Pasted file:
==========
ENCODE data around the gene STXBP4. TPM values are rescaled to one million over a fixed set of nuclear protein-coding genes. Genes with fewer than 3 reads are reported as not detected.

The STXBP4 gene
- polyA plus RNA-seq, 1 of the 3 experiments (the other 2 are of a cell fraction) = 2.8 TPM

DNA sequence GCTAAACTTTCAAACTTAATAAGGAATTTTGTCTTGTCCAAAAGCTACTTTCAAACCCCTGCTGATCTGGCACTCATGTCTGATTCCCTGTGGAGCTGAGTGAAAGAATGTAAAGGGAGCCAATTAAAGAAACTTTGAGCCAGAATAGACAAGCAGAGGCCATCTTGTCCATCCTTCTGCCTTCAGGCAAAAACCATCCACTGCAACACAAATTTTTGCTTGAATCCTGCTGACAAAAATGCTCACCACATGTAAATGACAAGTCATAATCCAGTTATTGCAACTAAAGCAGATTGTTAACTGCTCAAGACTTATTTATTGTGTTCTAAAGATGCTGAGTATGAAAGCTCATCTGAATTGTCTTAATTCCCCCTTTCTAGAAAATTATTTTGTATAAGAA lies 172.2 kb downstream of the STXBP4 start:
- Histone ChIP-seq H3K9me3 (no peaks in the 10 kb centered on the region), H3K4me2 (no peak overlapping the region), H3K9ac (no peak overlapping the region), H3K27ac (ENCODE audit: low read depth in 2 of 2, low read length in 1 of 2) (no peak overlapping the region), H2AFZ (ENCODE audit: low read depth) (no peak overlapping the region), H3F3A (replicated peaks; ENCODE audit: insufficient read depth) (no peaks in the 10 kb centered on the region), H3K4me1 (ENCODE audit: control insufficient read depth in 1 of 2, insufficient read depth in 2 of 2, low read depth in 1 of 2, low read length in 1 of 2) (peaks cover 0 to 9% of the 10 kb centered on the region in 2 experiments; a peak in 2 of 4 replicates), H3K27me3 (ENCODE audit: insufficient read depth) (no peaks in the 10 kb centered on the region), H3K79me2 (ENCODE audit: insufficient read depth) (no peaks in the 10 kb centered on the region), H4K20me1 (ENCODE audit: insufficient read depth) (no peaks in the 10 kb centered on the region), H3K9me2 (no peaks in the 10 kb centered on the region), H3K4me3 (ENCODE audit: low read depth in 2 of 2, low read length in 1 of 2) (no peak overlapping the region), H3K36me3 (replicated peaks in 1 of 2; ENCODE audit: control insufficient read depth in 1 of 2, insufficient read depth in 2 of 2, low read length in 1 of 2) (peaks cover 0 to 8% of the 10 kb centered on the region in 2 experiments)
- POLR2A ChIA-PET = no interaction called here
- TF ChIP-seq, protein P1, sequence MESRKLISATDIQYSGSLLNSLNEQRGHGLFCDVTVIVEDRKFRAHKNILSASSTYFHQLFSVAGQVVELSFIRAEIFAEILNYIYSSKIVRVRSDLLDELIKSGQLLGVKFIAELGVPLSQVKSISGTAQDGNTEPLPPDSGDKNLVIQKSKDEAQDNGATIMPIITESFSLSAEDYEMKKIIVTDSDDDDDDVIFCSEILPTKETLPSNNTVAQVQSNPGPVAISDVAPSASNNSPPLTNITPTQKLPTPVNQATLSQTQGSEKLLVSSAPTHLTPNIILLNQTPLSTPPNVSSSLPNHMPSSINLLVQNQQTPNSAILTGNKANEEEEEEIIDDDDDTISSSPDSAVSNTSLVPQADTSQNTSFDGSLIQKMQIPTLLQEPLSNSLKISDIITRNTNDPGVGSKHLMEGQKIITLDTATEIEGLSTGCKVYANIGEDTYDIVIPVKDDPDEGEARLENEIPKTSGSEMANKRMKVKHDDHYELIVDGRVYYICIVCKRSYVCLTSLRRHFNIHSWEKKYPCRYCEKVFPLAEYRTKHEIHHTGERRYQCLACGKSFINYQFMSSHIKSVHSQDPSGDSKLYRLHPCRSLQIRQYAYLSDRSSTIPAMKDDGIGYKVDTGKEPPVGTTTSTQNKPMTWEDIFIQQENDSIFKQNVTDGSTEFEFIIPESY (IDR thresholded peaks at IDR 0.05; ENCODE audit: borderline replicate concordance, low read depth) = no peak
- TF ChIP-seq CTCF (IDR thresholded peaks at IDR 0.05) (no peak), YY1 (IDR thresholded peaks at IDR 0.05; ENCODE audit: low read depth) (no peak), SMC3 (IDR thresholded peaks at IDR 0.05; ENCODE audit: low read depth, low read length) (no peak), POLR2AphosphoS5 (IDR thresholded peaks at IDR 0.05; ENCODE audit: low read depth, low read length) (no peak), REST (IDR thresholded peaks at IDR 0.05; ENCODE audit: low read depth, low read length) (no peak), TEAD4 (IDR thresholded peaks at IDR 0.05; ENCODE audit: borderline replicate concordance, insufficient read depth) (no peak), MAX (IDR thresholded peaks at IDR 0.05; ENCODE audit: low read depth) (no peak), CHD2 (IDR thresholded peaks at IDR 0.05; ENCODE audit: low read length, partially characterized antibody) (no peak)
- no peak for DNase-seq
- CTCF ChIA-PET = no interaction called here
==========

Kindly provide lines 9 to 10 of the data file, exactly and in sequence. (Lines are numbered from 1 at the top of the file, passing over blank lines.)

- no peak for DNase-seq
- CTCF ChIA-PET = no interaction called here